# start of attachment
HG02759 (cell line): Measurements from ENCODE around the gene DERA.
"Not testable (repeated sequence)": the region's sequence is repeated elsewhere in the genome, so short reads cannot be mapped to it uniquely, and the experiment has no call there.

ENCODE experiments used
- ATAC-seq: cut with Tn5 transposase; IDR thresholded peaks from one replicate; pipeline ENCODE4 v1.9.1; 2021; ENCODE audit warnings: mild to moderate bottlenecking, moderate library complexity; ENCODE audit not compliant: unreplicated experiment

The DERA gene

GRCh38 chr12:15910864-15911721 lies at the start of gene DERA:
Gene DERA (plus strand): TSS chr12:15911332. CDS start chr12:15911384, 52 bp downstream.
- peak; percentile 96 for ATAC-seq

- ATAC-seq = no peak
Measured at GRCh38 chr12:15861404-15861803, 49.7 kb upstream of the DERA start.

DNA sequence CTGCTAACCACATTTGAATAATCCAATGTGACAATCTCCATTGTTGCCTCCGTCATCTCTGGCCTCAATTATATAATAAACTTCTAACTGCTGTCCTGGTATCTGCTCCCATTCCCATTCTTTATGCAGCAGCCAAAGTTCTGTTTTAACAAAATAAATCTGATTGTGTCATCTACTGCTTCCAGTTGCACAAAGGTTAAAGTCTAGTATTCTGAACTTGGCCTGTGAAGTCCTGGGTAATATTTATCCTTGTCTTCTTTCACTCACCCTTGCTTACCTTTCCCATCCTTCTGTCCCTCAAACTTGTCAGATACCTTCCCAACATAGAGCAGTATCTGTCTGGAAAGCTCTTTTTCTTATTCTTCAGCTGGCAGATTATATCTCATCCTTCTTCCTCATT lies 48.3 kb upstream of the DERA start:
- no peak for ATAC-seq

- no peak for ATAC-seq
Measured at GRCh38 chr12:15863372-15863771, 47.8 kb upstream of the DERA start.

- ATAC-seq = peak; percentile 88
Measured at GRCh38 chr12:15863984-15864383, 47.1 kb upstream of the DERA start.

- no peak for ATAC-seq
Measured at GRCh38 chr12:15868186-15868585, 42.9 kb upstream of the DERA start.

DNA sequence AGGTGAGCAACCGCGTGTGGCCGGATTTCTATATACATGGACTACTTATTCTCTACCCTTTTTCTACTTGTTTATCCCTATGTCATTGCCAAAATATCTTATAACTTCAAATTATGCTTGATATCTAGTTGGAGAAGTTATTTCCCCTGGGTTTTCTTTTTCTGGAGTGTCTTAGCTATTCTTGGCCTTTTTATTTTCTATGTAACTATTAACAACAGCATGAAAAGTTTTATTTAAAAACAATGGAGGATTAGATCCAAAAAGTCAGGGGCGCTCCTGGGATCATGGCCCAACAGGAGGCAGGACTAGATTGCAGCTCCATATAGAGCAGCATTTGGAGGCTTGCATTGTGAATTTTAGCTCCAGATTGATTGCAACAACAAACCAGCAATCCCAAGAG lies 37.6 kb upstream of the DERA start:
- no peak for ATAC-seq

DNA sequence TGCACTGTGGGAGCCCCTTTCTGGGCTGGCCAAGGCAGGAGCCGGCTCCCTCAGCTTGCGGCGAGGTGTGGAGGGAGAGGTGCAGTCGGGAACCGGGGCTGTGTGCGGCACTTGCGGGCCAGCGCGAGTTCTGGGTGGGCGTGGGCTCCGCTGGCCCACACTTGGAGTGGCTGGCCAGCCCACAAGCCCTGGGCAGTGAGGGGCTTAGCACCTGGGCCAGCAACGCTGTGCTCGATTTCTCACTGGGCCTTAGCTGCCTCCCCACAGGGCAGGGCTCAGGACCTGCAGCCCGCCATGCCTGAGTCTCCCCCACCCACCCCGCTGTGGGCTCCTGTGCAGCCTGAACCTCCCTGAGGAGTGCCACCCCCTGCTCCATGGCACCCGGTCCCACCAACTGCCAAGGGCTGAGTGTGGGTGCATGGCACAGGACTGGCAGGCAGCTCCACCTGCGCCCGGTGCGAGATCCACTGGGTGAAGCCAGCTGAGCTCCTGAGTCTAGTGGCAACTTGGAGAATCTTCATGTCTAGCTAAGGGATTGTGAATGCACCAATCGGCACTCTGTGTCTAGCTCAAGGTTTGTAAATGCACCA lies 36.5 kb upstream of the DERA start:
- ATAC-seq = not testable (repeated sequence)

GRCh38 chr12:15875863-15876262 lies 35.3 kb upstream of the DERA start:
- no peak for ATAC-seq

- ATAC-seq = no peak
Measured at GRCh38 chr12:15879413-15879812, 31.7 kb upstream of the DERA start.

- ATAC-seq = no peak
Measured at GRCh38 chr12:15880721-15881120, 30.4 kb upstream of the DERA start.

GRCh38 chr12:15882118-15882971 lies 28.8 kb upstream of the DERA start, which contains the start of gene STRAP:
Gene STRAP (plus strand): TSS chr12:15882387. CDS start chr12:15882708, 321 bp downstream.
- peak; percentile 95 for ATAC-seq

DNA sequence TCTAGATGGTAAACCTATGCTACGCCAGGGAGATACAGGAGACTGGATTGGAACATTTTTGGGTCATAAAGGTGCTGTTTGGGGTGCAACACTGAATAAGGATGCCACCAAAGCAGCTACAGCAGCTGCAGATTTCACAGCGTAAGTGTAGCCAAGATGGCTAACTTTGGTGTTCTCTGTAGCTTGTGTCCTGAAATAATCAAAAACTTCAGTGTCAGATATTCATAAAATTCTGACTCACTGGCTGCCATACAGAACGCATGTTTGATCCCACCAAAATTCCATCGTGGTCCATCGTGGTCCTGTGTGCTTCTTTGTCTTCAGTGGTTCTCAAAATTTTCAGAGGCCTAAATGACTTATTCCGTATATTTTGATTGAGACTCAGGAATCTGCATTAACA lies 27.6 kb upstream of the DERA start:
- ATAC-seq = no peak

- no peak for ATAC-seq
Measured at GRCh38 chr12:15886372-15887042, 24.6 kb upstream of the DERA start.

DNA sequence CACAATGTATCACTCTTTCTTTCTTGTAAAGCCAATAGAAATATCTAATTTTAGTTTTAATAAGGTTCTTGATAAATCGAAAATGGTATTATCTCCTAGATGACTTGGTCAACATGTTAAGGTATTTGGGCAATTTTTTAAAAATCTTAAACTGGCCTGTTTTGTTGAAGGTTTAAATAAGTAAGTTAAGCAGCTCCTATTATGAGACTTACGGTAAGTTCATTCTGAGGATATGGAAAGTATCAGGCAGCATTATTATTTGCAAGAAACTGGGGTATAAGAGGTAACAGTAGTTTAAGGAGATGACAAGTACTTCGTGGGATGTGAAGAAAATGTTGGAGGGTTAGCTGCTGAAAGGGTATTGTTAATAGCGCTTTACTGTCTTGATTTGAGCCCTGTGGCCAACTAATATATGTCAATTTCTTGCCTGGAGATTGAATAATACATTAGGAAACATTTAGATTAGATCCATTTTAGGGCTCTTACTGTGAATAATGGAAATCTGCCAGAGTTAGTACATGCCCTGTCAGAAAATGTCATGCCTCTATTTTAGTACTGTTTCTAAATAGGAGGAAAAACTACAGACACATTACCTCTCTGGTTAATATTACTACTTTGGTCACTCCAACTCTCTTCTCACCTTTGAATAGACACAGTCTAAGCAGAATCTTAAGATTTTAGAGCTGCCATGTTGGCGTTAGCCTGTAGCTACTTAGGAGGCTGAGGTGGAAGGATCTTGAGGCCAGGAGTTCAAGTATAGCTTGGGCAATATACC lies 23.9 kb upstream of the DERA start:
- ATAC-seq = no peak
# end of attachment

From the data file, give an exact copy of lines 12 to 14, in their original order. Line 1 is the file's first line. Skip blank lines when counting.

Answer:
- no peak for ATAC-seq

- no peak for ATAC-seq
Measured at GRCh38 chr12:15863372-15863771, 47.8 kb upstream of the DERA start.